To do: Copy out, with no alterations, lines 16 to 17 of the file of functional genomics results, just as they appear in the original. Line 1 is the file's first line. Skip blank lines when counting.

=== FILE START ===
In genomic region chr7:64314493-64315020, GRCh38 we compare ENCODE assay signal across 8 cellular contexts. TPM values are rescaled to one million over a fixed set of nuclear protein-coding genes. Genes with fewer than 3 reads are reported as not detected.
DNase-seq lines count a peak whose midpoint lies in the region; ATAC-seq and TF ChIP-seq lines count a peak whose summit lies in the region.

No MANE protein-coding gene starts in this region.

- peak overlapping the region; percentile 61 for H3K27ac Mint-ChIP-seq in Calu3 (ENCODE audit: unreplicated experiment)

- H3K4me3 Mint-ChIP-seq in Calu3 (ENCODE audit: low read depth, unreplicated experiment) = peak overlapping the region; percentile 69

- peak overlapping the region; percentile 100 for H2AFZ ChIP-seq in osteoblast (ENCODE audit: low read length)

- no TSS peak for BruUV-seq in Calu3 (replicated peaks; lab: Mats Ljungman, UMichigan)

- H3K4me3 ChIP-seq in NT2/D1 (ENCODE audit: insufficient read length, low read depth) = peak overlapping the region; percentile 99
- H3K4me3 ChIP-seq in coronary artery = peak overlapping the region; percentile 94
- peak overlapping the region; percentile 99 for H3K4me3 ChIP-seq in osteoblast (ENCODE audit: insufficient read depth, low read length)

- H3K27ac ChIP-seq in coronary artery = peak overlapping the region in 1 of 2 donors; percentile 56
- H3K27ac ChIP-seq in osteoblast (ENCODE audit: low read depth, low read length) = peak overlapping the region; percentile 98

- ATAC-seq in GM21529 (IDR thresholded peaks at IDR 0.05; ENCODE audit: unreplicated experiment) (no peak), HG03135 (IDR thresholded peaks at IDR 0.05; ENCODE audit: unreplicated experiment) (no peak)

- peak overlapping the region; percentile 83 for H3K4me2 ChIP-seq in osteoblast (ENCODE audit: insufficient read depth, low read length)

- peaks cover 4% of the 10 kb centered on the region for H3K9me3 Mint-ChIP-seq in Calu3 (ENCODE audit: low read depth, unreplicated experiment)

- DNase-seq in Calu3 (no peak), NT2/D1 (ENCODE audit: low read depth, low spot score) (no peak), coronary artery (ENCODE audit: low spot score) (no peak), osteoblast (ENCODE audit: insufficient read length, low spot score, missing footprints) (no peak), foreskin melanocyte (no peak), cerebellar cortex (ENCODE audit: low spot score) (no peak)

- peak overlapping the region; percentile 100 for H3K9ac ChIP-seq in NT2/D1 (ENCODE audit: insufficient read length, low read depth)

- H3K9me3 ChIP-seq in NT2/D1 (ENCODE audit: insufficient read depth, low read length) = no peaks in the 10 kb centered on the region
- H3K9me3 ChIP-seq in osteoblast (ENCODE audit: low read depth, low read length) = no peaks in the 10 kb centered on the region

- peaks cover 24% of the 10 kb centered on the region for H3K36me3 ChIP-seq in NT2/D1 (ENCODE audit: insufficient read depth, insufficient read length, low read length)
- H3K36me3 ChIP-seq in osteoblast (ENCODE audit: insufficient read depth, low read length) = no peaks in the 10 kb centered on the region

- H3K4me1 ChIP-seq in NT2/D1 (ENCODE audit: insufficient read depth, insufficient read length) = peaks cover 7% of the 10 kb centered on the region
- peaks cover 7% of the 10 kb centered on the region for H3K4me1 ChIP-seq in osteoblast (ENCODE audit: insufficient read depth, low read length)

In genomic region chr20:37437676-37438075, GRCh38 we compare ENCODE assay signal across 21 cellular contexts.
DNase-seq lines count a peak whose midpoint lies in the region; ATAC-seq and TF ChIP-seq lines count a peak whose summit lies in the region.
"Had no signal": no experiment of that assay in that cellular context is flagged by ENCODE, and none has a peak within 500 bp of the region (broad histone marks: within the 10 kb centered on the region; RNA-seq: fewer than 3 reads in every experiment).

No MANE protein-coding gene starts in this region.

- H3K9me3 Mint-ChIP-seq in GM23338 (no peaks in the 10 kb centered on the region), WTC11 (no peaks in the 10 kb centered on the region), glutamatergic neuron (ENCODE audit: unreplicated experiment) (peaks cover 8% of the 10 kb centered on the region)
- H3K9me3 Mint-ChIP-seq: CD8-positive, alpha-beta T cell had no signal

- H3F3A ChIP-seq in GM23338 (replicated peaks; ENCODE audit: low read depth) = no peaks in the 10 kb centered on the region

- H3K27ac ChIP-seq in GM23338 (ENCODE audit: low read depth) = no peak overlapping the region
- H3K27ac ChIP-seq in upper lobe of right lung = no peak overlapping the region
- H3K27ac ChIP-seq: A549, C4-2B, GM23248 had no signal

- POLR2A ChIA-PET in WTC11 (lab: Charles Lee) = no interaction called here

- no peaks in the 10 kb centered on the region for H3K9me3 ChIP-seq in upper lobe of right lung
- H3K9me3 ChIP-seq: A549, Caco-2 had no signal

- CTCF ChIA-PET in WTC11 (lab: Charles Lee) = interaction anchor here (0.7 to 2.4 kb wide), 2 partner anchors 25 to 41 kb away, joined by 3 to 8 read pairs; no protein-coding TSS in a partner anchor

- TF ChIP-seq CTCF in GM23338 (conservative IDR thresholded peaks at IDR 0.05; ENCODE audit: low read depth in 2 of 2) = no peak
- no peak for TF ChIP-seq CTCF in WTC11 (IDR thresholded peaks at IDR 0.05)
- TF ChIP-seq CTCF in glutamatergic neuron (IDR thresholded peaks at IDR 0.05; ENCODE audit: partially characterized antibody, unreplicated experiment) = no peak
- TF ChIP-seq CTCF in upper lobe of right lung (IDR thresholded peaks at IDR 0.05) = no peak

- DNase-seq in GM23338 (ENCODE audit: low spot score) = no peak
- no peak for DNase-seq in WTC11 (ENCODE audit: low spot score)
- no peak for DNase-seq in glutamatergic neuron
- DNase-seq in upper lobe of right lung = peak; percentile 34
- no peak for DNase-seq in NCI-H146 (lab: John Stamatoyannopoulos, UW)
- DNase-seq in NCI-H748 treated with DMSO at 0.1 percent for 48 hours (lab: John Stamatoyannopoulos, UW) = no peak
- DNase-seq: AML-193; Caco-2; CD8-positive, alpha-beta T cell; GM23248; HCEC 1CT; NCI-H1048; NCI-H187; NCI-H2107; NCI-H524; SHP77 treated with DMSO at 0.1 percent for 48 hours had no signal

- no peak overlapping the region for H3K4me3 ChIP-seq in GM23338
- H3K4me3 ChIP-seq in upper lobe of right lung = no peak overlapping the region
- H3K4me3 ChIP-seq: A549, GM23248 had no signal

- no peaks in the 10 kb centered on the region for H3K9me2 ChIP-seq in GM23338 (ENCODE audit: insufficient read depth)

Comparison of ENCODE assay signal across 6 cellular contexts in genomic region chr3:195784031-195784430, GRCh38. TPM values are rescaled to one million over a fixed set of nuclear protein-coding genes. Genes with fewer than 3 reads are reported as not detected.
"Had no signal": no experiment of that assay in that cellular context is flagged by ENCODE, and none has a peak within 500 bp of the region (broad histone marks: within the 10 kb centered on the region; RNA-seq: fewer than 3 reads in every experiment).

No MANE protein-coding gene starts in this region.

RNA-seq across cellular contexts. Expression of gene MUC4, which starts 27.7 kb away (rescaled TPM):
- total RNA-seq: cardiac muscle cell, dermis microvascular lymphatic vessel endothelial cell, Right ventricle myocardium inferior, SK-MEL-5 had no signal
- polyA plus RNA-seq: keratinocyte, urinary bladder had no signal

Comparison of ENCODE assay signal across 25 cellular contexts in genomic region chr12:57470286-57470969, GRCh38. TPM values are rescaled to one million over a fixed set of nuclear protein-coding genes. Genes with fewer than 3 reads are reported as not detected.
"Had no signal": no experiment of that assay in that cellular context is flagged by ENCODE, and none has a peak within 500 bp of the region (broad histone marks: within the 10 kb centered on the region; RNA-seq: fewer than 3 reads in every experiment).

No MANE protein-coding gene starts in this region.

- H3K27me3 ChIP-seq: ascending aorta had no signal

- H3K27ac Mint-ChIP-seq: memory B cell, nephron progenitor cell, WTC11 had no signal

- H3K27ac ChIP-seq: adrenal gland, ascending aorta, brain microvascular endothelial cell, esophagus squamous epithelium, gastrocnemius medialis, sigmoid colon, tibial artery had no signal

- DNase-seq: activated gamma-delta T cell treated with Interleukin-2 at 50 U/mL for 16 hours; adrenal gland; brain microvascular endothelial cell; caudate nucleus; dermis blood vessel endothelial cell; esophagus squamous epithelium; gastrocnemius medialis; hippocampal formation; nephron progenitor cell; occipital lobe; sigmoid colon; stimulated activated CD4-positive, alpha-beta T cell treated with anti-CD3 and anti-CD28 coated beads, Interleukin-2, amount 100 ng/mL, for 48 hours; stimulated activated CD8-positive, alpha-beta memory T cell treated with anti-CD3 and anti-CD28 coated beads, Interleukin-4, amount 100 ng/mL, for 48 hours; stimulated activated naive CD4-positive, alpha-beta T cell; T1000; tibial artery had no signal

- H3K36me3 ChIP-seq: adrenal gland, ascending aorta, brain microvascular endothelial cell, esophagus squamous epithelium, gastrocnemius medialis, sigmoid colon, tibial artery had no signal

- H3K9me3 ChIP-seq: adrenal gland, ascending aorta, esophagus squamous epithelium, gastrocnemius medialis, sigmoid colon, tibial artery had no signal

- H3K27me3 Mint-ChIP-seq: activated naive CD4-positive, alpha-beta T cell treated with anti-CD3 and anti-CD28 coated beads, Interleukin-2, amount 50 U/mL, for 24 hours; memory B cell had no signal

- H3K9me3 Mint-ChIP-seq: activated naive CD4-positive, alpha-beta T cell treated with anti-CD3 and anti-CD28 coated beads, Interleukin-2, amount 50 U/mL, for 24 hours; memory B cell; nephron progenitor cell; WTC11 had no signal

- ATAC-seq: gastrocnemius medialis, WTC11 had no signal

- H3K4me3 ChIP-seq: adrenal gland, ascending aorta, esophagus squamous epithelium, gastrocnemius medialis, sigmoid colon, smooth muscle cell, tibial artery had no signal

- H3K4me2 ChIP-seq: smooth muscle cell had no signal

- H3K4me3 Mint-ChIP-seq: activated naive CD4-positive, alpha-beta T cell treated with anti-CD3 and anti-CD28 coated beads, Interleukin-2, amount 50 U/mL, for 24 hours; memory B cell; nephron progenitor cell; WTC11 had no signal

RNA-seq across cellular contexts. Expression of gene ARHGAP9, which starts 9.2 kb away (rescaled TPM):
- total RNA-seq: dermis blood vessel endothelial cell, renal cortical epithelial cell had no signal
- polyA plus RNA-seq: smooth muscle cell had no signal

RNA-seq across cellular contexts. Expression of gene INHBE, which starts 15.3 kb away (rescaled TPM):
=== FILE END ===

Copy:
- DNase-seq in Calu3 (no peak), NT2/D1 (ENCODE audit: low read depth, low spot score) (no peak), coronary artery (ENCODE audit: low spot score) (no peak), osteoblast (ENCODE audit: insufficient read length, low spot score, missing footprints) (no peak), foreskin melanocyte (no peak), cerebellar cortex (ENCODE audit: low spot score) (no peak)

- peak overlapping the region; percentile 100 for H3K9ac ChIP-seq in NT2/D1 (ENCODE audit: insufficient read length, low read depth)